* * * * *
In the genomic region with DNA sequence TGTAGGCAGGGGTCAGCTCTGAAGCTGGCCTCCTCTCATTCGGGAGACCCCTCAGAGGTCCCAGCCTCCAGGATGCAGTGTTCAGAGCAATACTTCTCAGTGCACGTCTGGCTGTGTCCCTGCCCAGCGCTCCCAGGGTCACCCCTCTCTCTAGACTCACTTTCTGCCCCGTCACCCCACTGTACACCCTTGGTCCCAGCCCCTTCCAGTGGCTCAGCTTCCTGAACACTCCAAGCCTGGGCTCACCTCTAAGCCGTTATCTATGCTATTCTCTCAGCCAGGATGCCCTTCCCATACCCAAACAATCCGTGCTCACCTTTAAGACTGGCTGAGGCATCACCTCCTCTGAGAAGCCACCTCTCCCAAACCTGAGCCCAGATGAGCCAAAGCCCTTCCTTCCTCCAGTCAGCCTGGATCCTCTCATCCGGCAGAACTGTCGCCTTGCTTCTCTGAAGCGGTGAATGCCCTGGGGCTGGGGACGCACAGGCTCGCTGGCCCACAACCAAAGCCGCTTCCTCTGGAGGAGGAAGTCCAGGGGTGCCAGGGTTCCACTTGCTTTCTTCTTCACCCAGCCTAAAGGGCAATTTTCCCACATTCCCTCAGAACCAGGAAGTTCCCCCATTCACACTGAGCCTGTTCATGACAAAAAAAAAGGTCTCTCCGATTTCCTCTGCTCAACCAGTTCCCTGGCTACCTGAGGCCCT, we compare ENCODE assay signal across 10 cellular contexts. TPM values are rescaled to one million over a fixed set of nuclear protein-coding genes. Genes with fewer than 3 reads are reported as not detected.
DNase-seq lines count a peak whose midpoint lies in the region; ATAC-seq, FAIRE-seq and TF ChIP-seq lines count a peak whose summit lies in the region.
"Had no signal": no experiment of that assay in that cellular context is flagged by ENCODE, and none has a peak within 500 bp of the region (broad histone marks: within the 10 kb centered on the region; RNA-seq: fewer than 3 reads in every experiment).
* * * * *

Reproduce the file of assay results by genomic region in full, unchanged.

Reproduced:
In the genomic region with DNA sequence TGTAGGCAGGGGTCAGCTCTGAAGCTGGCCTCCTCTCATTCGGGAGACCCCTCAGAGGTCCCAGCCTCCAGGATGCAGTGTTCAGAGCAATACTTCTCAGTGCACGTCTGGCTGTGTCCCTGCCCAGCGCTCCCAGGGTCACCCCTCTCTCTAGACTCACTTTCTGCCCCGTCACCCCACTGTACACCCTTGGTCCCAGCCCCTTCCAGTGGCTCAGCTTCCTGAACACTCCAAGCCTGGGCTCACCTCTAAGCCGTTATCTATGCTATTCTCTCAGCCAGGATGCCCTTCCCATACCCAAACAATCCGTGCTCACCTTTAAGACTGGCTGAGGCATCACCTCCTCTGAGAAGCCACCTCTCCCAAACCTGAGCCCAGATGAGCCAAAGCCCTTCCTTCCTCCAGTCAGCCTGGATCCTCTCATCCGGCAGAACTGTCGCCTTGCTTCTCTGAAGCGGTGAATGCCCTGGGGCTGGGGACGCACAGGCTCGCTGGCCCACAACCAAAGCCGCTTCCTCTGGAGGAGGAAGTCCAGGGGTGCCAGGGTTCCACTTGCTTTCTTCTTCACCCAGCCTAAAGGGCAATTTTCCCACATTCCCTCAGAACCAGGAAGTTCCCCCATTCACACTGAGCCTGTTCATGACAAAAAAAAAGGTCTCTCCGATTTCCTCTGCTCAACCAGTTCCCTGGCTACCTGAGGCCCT, we compare ENCODE assay signal across 10 cellular contexts. TPM values are rescaled to one million over a fixed set of nuclear protein-coding genes. Genes with fewer than 3 reads are reported as not detected.
DNase-seq lines count a peak whose midpoint lies in the region; ATAC-seq, FAIRE-seq and TF ChIP-seq lines count a peak whose summit lies in the region.
"Had no signal": no experiment of that assay in that cellular context is flagged by ENCODE, and none has a peak within 500 bp of the region (broad histone marks: within the 10 kb centered on the region; RNA-seq: fewer than 3 reads in every experiment).